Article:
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06:55 AM

Cedars-Sinai's Tiniest Babies Dress Up for Halloween

Even During the Pandemic, Parents of Babies in the Neonatal Intensive Care Unit Get to Celebrate and Dress Their Infants in Handmade Costumes

It's a happy Halloween in the Cedars-Sinai Neonatal Intensive Care Unit, where the medical center's tiniest babies and their families are the stars of the festivities. In an annual tradition, parents of babies in the NICU were able to dress their infants in one-of-a-kind, handmade costumes.

Sewn by hospital volunteers and nurses, the costumes are specially designed to fit the tiny babies, and use Velcro and ties to accommodate medical tubes.

"Dressing their babies in costume really helps parents to normalize the hospital experience," said Bevin Merideth, RN, an assistant nurse manager in the unit. "They have fun, they take pictures, their babies look adorable, and it makes great memories for them during a difficult time."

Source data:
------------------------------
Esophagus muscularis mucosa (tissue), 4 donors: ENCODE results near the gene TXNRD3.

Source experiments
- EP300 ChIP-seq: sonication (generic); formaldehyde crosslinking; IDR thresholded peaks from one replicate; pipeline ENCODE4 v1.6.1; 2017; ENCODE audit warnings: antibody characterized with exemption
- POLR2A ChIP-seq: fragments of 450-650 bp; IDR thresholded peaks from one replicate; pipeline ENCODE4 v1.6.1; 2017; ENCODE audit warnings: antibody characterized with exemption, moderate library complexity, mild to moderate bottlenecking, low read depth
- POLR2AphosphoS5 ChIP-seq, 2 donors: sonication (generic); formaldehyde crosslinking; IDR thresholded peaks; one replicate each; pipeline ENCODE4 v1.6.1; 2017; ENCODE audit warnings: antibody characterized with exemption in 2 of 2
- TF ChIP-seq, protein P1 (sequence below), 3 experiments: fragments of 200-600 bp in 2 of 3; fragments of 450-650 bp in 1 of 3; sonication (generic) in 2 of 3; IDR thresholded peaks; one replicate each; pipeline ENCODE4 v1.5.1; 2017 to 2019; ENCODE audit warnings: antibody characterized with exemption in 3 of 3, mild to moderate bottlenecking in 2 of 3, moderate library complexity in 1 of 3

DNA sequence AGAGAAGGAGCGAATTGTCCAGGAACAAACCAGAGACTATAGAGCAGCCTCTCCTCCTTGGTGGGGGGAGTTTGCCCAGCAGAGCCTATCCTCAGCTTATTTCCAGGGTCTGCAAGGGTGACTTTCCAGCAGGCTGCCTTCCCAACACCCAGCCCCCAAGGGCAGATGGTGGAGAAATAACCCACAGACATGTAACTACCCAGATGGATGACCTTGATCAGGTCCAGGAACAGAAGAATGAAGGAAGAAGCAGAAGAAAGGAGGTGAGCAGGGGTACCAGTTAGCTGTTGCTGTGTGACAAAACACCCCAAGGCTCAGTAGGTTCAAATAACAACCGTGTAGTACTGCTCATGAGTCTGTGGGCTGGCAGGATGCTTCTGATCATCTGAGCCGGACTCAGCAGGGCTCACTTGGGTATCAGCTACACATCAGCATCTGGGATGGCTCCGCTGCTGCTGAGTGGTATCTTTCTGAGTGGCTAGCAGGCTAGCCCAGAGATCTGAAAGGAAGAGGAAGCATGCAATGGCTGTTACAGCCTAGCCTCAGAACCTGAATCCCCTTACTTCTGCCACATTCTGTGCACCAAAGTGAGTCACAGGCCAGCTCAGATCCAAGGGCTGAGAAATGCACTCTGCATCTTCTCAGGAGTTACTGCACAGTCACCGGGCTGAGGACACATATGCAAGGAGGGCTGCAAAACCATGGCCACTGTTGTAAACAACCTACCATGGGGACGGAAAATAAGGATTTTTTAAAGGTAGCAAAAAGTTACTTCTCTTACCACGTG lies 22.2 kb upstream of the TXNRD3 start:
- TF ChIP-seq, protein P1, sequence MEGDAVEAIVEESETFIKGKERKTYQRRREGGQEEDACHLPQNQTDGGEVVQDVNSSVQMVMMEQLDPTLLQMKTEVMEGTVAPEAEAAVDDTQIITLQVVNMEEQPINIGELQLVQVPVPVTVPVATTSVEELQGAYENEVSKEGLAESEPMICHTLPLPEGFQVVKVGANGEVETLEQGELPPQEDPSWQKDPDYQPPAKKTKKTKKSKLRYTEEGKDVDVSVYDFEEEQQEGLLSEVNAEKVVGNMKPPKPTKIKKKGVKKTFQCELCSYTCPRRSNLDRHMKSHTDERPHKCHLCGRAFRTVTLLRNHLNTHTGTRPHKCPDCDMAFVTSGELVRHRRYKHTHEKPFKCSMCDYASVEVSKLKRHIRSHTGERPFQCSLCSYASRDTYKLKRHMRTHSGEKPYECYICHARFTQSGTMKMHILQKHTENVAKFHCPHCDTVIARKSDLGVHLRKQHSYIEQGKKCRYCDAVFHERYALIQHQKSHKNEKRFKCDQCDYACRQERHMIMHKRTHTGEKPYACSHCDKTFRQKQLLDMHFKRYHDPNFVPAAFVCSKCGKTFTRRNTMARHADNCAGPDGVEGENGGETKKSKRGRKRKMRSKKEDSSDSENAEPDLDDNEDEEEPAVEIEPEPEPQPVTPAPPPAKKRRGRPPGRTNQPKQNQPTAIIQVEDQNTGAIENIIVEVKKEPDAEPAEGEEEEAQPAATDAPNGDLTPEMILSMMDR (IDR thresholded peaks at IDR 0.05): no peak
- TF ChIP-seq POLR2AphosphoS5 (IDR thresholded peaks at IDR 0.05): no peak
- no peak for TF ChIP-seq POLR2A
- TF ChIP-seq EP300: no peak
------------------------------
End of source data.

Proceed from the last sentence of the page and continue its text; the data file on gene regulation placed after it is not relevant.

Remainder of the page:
The costumes are based on popular children's book characters. Dorothy Williams, a former Cedars-Sinai employee and a one-time NICU mom, started the program 22 years ago. Williams sews many of the costumes herself and in recent years, her granddaughters – who suggested the costumes' fictional characters theme – have joined her.

NICU Parents Joanna and Yaniv Zioni picked a Superman costume for their baby boy, who was born at 25 weeks and was nicknamed "Little Miracle." He needed surgery a week after birth and was quite sick and fragile.

"He is night and day from where he was," said Joanne Zioni, "and that's why he is our Superman." The couple was excited to dress their son for Halloween and share pictures with their family, including two siblings at home who will dress up in super hero costumes as well.

Cedars-Sinai healthcare workers also join the fun and come to work in costume. This year, a group of nurses are dressing as kangaroos to symbolize "kangaroo care," which is when moms and dads hold their babies skin-to-skin. Others are dressing as fish from the famed Dr. Seuss book "One Fish, Two Fish, Red Fish, Blue Fish."

Parents are able to take home both the costumes and the books that come with them, and many former NICU parents say they save the costumes to show their children just how small they once were.

" We appreciate the opportunity to have some fun and enjoy the festivities while we are still in the hospital," said Joanne. "To us, no matter what they are dressed as, all our healthcare workers are superheroes as well."